I am thankful to be alive. In Minnesota the lakes are freezing over in late November, and some men who envision a leadership role for themselves take their snowmobiles out onto the thin ice and fall through and drown in the cold water--their last thought in this life: "Boy, was this dumb or what?"--and so far I have not been one of them. Caution was bred into me: I never played with guns or made a hobby of pharmaceuticals or flung myself off a cliff while clinging to a kite. I read books instead. I read books in which men hearken to wild imperatives, and that is enough for me.

I am thankful for living in a place where winter gets good and cold and you need to build a fire in a stove and wrap a blanket around you. Cold draws people closer together. Crime drops. Acts of kindness proliferate between strangers. I have been in Los Angeles on a balmy day in January and seen the glum faces of people poking at their salads in outdoor restaurants, brooding over their unproduced screenplays. People in Minnesota are much cheerier, lurching across the ice, leaning into the wind as sheets of snow swirl up in their faces. Because they feel needed and because cold weather takes the place of personal guilt. Maybe you haven't been the shining star you should have been, but now is not the time to worry about it.

I am thankful for E-mail, which allows us to keep in touch with our children, and for the ubiquity of fresh coffee, the persistence of good newspapers, the bravery of artists, the small talk of sales clerks, the general competence and good humor I encounter every day. None of us is self-sufficient, despite what some politicians claim. Every good thing, every morsel of food comes directly from God, who expects us to pay attention and be joyful, a large task for people from the Midwest, where our idea of a compliment is, "It could have been worse."

I am thankful, of course, for Thanksgiving, a joyful and simple day that never suffered commercial exploitation and so is the same day as when I was a boy and we played touch football on the frozen turf and came to the table sweaty and in high spirits and kept our eyes open for flying food. My sister had good moves; you'd look away for an instant, and she'd flip her knife and park a pat of butter on your forehead. Nobody throws food at our table now, but in the giddiness of the festive moment, I have held a spoonful of cranberry for a moment and measured the distance to Uncle Earl, his gleaming head, like El Capitan, bent over the plate.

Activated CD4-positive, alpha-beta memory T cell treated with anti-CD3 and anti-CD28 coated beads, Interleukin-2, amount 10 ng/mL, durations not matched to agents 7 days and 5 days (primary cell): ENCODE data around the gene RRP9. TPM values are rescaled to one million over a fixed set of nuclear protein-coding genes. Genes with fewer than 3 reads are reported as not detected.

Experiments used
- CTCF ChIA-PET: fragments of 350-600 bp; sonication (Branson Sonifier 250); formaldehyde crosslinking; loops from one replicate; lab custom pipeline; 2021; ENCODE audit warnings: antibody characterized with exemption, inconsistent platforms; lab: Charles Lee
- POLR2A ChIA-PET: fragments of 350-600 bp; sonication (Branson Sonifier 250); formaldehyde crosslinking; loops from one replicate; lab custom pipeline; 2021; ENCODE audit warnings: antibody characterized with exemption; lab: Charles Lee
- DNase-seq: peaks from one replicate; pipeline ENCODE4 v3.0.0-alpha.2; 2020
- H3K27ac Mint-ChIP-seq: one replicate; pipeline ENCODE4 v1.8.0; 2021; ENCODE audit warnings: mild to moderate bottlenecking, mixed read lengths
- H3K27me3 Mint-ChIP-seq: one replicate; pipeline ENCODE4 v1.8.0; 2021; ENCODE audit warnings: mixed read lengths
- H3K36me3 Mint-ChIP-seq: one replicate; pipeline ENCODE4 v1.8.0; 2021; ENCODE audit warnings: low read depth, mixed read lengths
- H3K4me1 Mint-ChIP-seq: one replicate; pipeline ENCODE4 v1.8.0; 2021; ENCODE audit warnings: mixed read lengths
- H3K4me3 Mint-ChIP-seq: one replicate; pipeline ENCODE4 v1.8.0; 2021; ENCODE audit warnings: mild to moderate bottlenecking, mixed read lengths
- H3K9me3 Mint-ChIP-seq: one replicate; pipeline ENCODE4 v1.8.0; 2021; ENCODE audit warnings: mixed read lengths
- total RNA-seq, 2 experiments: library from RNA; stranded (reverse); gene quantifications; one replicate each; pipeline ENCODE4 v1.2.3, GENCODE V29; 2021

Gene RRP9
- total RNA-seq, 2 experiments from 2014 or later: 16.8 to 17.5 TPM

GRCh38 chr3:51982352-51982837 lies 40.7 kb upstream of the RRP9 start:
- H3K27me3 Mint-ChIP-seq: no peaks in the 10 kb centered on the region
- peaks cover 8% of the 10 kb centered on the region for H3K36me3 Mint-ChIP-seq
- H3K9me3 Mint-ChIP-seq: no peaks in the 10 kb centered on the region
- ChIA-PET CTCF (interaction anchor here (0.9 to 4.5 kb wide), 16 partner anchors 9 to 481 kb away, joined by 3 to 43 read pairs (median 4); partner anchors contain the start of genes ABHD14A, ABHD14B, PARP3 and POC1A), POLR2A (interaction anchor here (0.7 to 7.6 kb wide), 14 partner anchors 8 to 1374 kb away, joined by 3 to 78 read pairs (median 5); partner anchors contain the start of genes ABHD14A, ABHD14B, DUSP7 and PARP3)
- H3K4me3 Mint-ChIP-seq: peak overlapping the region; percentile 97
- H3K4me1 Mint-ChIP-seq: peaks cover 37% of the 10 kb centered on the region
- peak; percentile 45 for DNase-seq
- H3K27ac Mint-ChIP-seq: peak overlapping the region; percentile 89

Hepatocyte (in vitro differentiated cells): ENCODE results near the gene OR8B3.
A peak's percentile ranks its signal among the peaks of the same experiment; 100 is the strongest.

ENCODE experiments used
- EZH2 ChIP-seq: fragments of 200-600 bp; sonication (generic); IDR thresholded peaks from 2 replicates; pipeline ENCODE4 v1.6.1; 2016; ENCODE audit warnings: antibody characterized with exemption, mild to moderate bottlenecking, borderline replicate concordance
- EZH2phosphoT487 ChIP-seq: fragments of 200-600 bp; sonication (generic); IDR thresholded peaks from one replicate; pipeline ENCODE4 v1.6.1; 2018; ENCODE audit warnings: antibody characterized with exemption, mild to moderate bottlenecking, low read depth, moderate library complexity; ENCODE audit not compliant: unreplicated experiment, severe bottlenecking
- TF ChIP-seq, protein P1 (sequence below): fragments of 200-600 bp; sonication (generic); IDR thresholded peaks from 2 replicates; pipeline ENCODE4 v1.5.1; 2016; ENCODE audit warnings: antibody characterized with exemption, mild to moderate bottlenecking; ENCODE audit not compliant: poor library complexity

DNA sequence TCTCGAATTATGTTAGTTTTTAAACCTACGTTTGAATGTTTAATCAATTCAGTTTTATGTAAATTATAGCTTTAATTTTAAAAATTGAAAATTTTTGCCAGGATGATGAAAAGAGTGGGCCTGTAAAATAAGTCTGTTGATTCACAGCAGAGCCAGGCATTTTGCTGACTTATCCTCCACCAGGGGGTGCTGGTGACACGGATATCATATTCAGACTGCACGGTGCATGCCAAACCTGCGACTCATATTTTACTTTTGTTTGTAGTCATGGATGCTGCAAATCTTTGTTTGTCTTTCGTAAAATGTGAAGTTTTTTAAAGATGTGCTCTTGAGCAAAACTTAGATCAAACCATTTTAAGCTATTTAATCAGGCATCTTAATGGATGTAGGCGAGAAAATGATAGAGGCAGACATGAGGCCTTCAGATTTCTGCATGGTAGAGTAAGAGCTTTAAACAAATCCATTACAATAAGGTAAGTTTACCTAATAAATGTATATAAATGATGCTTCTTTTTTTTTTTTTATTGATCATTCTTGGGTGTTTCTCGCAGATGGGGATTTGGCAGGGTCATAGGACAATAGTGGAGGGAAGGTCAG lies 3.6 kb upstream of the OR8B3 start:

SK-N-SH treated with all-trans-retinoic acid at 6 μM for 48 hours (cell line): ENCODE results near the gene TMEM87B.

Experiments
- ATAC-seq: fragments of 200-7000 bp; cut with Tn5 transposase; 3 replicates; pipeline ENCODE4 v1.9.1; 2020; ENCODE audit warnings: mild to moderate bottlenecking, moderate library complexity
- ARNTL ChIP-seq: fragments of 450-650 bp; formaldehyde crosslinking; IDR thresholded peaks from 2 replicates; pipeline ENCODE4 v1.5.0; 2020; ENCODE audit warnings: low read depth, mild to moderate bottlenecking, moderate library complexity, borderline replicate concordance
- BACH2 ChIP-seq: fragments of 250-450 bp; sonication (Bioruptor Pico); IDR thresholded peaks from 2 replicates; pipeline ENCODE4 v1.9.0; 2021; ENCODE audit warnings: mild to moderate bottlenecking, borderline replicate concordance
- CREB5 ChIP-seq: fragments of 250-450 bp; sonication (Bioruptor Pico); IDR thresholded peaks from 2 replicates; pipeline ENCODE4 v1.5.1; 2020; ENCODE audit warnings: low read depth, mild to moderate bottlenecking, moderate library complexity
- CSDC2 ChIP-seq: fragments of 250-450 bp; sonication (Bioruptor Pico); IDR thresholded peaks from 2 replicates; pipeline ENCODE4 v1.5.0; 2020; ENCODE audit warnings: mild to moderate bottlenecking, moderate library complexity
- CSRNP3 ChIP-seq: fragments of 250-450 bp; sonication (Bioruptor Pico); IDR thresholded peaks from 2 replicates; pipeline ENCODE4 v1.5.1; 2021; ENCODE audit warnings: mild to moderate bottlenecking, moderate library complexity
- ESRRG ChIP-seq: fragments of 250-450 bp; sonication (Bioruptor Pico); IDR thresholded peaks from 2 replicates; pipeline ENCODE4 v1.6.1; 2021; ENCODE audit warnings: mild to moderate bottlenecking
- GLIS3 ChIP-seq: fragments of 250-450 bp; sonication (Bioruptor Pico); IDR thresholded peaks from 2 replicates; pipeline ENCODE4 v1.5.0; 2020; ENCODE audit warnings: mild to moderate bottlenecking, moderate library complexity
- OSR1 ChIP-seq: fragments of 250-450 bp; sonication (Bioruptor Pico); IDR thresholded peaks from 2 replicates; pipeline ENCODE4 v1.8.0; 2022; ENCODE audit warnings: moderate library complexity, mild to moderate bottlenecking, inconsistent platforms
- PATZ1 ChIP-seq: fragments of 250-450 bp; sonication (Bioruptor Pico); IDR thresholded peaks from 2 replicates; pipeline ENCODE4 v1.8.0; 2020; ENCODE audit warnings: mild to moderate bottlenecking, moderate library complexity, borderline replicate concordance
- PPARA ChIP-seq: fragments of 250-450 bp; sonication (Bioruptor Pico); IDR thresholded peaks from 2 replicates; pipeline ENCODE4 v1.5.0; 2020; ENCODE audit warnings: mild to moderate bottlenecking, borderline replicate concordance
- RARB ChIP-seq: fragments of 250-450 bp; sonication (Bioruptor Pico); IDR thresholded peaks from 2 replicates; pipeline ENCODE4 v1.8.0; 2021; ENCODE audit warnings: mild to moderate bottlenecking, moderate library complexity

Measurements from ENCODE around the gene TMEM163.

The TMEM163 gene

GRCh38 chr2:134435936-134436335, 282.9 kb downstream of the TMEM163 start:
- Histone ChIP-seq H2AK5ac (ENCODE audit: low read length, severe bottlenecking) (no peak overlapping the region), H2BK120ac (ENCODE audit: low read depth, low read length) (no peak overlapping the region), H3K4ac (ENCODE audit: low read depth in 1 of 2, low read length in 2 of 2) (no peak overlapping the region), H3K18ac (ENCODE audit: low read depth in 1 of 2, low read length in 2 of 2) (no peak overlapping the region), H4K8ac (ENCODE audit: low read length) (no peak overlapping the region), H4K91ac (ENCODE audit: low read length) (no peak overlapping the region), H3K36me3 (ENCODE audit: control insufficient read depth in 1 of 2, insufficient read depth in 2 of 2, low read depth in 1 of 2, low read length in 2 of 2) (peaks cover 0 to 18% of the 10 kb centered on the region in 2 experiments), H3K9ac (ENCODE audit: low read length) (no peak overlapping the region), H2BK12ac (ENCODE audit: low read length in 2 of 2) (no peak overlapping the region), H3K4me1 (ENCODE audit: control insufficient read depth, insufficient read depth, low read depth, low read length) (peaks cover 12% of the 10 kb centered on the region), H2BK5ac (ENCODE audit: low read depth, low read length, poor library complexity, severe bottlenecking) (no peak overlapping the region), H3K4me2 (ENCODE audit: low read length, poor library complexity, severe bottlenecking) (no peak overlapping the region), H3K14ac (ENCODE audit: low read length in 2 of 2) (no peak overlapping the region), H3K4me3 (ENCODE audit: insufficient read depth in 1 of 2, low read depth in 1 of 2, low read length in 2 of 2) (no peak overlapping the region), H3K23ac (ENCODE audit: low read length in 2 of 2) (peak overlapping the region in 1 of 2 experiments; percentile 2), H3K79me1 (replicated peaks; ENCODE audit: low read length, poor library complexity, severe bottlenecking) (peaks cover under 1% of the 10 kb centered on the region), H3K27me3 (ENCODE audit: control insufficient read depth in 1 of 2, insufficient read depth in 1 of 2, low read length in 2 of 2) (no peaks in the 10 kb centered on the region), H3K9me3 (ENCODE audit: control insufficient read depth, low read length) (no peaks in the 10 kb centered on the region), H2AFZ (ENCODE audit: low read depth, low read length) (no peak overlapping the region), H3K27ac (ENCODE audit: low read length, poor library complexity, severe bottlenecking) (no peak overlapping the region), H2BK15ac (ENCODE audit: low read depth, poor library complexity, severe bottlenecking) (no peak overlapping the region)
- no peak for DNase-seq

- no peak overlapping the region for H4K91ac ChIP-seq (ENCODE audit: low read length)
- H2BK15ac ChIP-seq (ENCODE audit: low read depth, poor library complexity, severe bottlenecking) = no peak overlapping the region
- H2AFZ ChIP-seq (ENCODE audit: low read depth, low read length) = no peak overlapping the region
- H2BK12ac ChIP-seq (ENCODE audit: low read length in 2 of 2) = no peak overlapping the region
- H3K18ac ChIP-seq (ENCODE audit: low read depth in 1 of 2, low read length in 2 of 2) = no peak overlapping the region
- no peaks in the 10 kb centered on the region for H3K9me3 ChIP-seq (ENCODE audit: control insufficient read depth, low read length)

As I grew up, Thanksgiving evolved perfectly. It used to be that men had the hard work, which is to sit in the living room and make conversation about gas mileage and lower back pain, and women got the good job, which is cooking. Women owned the franchise, and men milled around the trough mooing, and if any man dared enter the kitchen, he was watched closely lest he touch something and damage it permanently.

But I bided my time, and the aunts who ran the show grew old, and young, liberated lady relatives came along who were proud of their inability to cook, and one year I revolted and took over the kitchen--and now I am It. The Big Turkey. Mr. Masher. The Pie Man. Except for gravy and pie crust, which take patience and practice, Thanksgiving dinner is as easy to make as it is to eat. You're a right-handed batter in a park that's 150 feet down the left-field line—it doesn't take a genius to poke it out.

Years of selective breeding have produced turkeys that are nothing but cooking pouches with legs. You rub the bird's inside with lemon, stuff it with bread dressing seasoned with sage and tarragon and jazzed up withchunks of sausage and nuts and wild rice, shove it in a hot oven; meanwhile, you whomp up yams and spuds and bake your pies.

The dirty little secret of the dinner is melted animal fats: in all the recipes, somewhere it says, "Melt a quarter-pound of butter." Think of the fancy dishes you slaved over that became disasters, big dishes that were lost in the late innings. Here's roast turkey, which tastes great, and all you do is baste. You melt butter, you nip at the wine, and when the turkey is done, you seat everyone, carve the bird, sing the doxology and pass the food.

The candles are lit in the winter dusk, and we look at one another, the old faces and some new ones, and silently toast the Good Life, which is here before us. Enjoy the animal fats and to hell with apologies. No need to defend our opinions or pretend to be young and brilliant. We still have our faculties, and the food still tastes good to us.

Walt Whitman said, "I find letters from God dropped in the street, and every one is signed by God's name." Thanksgiving is one of those signed letters. Anyone can open it and see what it says.

Tuesday, November 20, 2012

In Praise of Jeff Tedford

The end was inevitable after what happened on Saturday, but it is sad nonetheless.  I think I'm old enough to qualify now as an "Old Blue," but unlike most of them - I'm thinking in particular of the ones who rain down boos on the field, and leave games early in the third quarter - you won't hear me do anything but praise the tenure of Jeff Tedford.

No, we never made it to the Rose Bowl, and no, we never advanced quite as far as Stanford has in the past couple of years.  But there's no question that Tedford was one of, if not the best, football coaches that Cal has ever had.  And for anyone who remembers the dark, dark days of the Joe Kapp, Keith Gilbertson and Tom Holmoe eras, even a season hovering around .500 was a blessing.  And let's not forget these tidbits, courtesy of the official press statement: